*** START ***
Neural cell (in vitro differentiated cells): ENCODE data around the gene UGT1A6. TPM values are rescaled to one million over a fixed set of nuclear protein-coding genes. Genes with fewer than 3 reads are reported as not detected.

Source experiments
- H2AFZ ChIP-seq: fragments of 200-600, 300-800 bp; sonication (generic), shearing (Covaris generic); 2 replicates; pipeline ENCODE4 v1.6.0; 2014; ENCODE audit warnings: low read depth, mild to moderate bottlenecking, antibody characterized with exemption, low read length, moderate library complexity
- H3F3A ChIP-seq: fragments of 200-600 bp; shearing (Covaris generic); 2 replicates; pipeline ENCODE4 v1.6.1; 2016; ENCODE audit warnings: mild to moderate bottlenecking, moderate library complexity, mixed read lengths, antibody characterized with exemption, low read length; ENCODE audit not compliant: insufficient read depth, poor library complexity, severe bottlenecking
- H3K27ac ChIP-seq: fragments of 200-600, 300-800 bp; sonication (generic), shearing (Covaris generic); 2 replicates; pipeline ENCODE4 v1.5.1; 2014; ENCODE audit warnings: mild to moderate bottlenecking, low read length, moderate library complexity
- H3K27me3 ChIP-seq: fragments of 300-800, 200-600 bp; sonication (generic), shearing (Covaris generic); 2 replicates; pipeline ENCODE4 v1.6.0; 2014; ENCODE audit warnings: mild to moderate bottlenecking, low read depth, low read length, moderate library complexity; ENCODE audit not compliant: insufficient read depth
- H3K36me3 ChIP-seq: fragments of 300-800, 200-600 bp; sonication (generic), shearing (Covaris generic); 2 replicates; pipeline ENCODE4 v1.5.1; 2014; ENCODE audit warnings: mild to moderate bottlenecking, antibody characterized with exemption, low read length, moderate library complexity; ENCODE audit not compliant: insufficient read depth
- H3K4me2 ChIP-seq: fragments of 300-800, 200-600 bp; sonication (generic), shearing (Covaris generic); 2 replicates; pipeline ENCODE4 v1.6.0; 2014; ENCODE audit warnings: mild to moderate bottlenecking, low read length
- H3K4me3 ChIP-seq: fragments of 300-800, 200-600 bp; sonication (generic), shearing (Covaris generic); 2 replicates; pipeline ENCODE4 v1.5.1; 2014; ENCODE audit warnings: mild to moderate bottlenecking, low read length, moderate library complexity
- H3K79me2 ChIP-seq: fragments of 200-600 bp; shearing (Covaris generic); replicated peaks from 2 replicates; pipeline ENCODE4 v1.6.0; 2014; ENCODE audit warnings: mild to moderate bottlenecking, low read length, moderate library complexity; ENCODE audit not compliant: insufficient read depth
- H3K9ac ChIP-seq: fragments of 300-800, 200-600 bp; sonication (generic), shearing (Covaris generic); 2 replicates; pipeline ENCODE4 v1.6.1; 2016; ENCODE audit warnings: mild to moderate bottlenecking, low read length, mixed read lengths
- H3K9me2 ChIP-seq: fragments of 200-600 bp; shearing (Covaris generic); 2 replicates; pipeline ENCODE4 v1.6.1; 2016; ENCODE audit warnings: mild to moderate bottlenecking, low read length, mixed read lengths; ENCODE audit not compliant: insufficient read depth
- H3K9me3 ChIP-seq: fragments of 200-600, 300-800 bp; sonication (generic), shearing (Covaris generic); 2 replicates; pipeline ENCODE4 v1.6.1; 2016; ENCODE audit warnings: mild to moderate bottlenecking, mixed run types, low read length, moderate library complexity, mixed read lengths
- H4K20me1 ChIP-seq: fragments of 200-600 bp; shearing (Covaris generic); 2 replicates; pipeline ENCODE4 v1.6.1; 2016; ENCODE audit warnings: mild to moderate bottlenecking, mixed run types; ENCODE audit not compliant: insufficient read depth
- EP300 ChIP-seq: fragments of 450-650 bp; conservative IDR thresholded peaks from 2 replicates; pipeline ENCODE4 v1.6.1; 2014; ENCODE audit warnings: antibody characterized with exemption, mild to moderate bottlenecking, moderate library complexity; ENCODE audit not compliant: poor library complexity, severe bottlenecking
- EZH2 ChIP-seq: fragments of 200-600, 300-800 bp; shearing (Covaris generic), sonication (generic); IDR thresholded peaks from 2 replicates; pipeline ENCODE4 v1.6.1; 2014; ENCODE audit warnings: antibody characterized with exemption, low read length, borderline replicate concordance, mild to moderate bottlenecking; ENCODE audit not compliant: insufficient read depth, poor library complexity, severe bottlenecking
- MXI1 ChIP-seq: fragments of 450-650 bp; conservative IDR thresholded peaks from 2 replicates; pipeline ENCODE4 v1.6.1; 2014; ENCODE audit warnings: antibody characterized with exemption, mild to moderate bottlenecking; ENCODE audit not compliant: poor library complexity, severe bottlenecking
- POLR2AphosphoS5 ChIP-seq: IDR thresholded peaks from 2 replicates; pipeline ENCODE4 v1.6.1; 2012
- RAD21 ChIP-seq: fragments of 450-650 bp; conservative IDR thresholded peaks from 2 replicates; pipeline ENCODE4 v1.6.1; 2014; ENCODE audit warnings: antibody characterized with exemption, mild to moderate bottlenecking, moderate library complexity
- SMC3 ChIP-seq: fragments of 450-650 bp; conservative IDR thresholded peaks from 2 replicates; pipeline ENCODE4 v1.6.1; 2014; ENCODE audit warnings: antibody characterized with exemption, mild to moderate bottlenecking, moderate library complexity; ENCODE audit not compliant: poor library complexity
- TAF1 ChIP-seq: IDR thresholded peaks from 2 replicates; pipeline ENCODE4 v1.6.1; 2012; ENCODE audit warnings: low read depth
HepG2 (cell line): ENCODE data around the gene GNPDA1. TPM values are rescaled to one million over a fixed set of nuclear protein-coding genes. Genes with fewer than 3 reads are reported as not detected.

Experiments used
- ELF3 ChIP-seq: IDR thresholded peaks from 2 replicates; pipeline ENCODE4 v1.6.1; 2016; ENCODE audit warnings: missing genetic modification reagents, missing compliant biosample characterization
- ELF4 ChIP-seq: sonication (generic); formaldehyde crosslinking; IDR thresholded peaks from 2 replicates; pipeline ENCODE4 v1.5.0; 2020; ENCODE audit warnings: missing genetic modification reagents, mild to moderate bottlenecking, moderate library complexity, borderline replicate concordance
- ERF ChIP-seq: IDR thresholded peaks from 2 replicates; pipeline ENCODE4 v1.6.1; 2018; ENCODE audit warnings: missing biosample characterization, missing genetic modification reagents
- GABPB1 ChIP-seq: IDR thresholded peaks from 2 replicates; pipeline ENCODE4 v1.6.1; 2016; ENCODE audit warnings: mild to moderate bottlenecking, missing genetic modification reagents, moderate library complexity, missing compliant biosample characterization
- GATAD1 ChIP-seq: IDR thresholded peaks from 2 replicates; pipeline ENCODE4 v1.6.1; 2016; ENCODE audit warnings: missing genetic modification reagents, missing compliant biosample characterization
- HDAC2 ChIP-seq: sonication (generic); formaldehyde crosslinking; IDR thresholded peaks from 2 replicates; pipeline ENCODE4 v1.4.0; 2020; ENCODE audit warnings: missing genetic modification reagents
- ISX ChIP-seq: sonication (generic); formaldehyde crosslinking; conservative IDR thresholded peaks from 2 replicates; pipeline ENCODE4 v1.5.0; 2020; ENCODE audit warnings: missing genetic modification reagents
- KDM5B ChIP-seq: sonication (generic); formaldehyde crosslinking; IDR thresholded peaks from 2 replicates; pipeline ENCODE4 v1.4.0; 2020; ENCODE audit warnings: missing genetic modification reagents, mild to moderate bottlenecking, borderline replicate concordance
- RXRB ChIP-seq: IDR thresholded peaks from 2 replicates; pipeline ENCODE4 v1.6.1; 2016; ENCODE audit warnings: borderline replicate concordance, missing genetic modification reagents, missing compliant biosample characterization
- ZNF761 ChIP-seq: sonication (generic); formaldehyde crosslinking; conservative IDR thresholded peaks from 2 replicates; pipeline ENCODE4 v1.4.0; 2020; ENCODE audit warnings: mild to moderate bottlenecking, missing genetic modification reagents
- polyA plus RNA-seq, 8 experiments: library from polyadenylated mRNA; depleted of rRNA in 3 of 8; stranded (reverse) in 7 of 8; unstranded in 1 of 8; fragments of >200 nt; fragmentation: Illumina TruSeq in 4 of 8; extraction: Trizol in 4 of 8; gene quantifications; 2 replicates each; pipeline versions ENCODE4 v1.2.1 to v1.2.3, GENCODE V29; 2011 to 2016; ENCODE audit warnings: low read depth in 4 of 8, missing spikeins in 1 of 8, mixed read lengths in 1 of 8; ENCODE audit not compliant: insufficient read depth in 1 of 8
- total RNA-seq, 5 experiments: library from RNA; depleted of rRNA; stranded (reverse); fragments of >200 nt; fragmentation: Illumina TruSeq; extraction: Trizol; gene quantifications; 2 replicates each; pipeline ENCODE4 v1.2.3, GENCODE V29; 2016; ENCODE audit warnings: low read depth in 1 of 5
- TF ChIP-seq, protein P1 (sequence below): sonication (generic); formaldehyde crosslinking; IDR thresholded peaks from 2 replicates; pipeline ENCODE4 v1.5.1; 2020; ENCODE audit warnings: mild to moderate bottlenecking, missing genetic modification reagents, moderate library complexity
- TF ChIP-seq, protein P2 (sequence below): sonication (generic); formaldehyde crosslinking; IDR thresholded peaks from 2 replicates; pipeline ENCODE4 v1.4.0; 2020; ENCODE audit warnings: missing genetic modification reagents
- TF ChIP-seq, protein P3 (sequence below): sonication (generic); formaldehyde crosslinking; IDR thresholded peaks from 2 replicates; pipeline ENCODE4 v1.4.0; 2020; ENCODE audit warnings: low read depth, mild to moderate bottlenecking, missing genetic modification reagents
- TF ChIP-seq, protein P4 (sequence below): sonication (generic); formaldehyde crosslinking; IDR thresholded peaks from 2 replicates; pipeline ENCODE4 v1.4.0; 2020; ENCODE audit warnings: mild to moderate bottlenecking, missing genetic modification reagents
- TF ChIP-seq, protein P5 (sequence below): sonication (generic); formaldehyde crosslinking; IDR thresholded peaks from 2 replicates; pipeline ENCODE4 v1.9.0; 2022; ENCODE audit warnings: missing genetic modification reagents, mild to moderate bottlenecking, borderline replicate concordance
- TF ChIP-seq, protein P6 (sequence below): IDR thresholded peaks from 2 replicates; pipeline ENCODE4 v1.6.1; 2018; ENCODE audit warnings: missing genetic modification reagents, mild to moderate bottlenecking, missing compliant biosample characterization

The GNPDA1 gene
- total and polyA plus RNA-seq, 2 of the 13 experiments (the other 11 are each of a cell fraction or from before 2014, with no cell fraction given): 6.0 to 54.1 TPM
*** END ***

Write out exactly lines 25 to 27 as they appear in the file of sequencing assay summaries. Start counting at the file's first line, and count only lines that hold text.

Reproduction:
- ELF4 ChIP-seq: sonication (generic); formaldehyde crosslinking; IDR thresholded peaks from 2 replicates; pipeline ENCODE4 v1.5.0; 2020; ENCODE audit warnings: missing genetic modification reagents, mild to moderate bottlenecking, moderate library complexity, borderline replicate concordance
- ERF ChIP-seq: IDR thresholded peaks from 2 replicates; pipeline ENCODE4 v1.6.1; 2018; ENCODE audit warnings: missing biosample characterization, missing genetic modification reagents
- GABPB1 ChIP-seq: IDR thresholded peaks from 2 replicates; pipeline ENCODE4 v1.6.1; 2016; ENCODE audit warnings: mild to moderate bottlenecking, missing genetic modification reagents, moderate library complexity, missing compliant biosample characterization